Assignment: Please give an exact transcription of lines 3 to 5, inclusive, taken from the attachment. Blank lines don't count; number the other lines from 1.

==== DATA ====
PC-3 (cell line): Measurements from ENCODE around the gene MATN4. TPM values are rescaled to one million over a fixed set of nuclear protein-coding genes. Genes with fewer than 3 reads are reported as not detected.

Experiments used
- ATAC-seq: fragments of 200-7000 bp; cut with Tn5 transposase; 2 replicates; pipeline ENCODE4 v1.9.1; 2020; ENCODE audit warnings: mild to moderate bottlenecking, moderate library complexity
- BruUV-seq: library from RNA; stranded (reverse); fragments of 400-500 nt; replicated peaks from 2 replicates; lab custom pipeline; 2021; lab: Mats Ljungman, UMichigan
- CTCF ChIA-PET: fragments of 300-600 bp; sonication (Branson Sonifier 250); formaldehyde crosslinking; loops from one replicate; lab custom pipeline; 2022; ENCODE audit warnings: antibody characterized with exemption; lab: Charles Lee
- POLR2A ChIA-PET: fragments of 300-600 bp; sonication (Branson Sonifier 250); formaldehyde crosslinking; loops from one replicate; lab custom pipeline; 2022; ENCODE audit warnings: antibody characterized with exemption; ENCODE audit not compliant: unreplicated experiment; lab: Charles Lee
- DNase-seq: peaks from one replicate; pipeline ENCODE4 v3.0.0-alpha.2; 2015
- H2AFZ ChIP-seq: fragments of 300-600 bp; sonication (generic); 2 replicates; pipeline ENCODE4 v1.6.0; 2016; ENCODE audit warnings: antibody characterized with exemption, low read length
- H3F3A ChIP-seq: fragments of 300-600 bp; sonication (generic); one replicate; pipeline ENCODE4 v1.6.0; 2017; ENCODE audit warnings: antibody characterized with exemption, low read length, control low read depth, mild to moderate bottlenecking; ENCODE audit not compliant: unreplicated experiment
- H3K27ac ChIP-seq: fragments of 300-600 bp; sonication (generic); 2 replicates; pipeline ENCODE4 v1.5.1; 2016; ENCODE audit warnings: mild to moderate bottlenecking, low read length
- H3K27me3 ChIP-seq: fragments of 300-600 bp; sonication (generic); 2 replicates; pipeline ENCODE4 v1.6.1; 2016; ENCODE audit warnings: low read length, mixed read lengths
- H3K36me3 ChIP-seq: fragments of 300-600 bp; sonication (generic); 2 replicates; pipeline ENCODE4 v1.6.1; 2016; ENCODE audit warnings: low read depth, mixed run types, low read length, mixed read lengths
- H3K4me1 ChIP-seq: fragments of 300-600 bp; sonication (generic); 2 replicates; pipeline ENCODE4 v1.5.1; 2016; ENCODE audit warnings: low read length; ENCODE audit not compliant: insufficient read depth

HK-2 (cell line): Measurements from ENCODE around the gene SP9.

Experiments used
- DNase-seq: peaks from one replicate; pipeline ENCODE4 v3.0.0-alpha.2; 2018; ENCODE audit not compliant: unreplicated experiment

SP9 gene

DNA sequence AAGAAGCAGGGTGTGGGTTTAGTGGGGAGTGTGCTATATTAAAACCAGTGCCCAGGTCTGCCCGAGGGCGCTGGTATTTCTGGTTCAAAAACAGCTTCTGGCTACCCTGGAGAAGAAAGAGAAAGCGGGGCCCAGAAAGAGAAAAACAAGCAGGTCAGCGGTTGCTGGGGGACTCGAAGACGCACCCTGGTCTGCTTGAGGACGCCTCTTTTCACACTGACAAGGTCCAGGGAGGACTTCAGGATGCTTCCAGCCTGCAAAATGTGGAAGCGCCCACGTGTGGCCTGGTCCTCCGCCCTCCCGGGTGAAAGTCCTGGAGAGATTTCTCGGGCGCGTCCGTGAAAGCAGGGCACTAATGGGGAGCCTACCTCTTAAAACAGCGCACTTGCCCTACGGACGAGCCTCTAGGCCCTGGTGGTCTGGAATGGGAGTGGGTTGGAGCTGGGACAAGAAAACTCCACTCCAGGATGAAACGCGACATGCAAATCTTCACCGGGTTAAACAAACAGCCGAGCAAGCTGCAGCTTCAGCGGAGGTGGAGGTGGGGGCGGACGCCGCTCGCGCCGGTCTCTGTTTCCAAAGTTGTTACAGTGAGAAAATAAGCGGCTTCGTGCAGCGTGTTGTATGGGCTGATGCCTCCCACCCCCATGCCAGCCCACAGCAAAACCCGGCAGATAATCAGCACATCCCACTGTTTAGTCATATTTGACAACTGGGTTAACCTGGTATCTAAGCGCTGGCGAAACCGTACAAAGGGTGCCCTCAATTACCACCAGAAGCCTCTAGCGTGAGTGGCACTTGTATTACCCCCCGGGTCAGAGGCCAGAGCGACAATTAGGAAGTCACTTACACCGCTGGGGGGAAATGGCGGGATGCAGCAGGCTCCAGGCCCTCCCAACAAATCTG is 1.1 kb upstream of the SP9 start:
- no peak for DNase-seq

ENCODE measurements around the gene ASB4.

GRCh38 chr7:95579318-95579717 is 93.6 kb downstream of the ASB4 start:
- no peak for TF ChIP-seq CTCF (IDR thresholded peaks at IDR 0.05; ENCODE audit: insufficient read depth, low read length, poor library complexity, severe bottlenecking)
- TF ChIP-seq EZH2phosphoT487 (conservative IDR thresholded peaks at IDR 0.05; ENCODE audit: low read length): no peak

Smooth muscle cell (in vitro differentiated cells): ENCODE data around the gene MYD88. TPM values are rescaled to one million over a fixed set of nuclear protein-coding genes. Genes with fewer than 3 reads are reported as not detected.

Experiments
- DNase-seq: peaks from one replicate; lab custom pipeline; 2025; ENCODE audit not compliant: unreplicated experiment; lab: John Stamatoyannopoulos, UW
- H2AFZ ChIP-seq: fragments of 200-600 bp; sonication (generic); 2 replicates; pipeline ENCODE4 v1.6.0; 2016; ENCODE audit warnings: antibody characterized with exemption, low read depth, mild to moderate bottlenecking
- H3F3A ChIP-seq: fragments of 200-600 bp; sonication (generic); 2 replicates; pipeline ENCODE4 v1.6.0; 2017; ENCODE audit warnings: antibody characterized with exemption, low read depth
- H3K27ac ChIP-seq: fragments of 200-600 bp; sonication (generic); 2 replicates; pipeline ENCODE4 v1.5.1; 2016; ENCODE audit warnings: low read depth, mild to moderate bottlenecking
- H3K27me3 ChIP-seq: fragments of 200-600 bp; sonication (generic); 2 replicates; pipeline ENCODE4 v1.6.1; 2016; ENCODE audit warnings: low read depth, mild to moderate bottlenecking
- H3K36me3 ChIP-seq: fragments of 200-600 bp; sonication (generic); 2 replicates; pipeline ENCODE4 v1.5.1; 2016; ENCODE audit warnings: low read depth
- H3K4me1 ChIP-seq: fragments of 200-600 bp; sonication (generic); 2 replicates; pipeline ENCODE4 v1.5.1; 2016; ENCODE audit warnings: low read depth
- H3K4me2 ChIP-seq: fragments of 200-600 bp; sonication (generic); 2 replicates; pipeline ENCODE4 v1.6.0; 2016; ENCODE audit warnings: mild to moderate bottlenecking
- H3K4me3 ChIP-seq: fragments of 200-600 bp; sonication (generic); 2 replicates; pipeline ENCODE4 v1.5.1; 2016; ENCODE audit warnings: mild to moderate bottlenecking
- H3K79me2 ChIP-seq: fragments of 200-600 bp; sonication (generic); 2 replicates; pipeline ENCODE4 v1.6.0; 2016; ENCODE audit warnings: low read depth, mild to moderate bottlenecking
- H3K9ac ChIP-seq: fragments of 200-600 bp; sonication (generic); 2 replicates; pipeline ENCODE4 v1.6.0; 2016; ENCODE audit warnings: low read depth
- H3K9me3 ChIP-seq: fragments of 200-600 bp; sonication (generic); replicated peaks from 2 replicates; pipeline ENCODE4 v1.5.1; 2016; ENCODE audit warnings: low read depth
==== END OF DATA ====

- ATAC-seq: fragments of 200-7000 bp; cut with Tn5 transposase; 2 replicates; pipeline ENCODE4 v1.9.1; 2020; ENCODE audit warnings: mild to moderate bottlenecking, moderate library complexity
- BruUV-seq: library from RNA; stranded (reverse); fragments of 400-500 nt; replicated peaks from 2 replicates; lab custom pipeline; 2021; lab: Mats Ljungman, UMichigan
- CTCF ChIA-PET: fragments of 300-600 bp; sonication (Branson Sonifier 250); formaldehyde crosslinking; loops from one replicate; lab custom pipeline; 2022; ENCODE audit warnings: antibody characterized with exemption; lab: Charles Lee